I have absolutely no reason to suspect Dr. Sekhar of foul play, but hypotheticals of misreported data, coached participants, or outright fabrication have to be considered whenever a study reports results that seem almost too good to be true. Ivermectin’s “100% effective” prophylaxis in an Argentina study that probably never happened comes to mind; as does that 2012 study on how to promote honesty which was — you guessed it — fabricated; and, recently, the disturbing allegations that seminal work on a branch of the amyloid hypothesis of Alzheimer’s disease was fraudulent. This stuff happens in science. There’s a lot of pressure to create winning research.
All that said, I am inclined to take this work at face value. I hope some of my patients will volunteer themselves as guinea pigs, though keeping in mind that this trial did not find benefit for young healthy folks, and the study group was composed of overweight seniors in relatively good health; results might not apply to a lean and chipper 70-year-old, or an 80-year-old diabetic with advanced kidney disease. I do like the ease of testing facilitated by the study design: run baseline labs including fasting glucose and insulin, perhaps a cholesterol panel and an inflammatory marker like high-sensitivity CRP; perform a cognitive test like the Montreal Cognitive Assessment (“MoCA”), since the prior study showed a marked improvement in MoCA scores; have patients perform a 30 second chair stand test; and ask them to see how far they can walk at a rapid pace in 6 minutes at the local track. Take the GlyNAC for 3-4 months. Rinse, lather, and repeat testing.
For those inclined to do the same (after consultation with their doctors, of course), I will point out that our dear friends at Nestlé sell their proprietary GlyNAC product as “Celltrient Cellular Protect.” However, the doses used in the trials were rather huge: 100 mg per kg per day, or about 7000mg each of NAC and glycine for an average weight adult. For reference, this is about double the maximum of what I ever recommend for NAC (I sometimes suggest it for hard-to-treat lung ailments given some encouraging data), and about twice the typical “full” glycine dose. The Celltrient product only contains 1200mg of each, and sells on their website for about $70 per 28 day supply. A 185-pound person would need about 7 of those packets every day at around $500 a month to match the study protocol!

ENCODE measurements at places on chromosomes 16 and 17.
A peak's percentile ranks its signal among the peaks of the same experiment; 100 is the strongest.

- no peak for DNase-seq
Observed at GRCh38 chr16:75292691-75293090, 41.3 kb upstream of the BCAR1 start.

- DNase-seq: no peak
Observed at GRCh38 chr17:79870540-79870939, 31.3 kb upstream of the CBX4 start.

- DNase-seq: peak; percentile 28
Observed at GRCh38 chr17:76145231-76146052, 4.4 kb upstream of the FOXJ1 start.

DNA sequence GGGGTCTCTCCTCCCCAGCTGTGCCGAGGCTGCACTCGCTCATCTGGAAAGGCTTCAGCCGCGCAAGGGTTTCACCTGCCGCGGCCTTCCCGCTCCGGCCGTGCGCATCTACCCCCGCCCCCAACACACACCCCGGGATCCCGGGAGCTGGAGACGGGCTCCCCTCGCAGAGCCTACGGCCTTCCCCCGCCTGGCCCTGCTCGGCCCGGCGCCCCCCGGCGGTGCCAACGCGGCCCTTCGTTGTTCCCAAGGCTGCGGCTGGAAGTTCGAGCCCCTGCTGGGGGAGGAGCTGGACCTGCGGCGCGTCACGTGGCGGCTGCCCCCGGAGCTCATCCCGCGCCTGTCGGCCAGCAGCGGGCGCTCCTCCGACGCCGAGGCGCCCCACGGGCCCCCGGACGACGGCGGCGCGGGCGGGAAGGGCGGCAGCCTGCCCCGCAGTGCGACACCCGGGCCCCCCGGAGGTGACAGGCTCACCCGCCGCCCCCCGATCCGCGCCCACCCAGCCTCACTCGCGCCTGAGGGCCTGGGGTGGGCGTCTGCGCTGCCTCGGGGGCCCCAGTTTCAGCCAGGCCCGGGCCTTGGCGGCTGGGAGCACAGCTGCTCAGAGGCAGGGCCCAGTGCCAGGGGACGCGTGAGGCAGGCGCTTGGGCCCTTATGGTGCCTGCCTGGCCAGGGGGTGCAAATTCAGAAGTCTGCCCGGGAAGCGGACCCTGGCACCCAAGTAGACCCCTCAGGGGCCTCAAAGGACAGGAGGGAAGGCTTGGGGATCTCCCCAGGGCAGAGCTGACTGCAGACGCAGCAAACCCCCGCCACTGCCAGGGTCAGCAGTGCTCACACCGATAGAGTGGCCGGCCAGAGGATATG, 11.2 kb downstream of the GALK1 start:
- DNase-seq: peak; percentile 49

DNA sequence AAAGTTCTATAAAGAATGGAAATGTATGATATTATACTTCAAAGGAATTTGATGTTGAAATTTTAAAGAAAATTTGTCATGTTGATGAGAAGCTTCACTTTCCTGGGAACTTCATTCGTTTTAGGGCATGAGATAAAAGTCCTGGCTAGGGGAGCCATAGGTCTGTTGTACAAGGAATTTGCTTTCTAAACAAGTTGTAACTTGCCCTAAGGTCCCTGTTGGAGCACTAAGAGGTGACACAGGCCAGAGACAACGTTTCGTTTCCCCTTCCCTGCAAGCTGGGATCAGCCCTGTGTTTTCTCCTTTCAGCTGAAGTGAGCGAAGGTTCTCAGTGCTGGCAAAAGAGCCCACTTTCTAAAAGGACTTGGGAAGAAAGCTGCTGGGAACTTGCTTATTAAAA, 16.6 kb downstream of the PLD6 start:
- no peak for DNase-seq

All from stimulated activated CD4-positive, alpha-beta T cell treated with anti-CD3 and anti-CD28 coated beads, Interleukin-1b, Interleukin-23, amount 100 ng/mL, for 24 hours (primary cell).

While I won’t name any names, the more reputable supplement brands charge about $5/day for that amount of NAC, while the less expensive brands are about a third the price. Glycine is relatively cheap; it can be bought by the kilogram for $25. I do worry about quality controls from really inexpensive supplement makers, especially when consuming massive amounts of their products.
I might be talking myself out of trialing this cocktail with my patients. That’s a roughly $1000 experiment to run for four months, plus two sets of labs. (And, yes, the benefit appeared to evaporate once the supplement was stopped.) Lower doses might fare as well, I suppose, but another trial run by different investigators — many of them on Nestlé’s payroll — found only marginal benefit in biomarkers with higher dose ranges, and none in the 1200mg cysteine/1200mg NAC dosing found in the Celltrient product.
That leaves the wealthy and/or desperate to give this regimen a try. I’ll update this post if I get any takers. In a perfect world, the NIH will find and support a different research team to attempt to replicate these findings. Long term safety of these huge doses would need to be tracked; a reader pointed out to me that NAC mega-dosing is not without health concerns. To be clear, though, if these findings were replicated, it would be a huge deal. Reversing cognitive, physical, and metabolic age-related decline with a well-tolerated supplement would fall in the “Discovery of the Decade” category. It would be a complicated mess, financially, but someone other than Nestlé would need to patent a formulation of this and produce it, and insurance would have to pay for it.
In our imperfect world? Nestlé with its growing supplement empire will continue to be the sole force behind research on GlyNAC, and we physicians will never be sufficiently convinced to recommend it; and those lacking the resources to trial incredibly expensive supplements will never know if GlyNAC was “the one that got away.”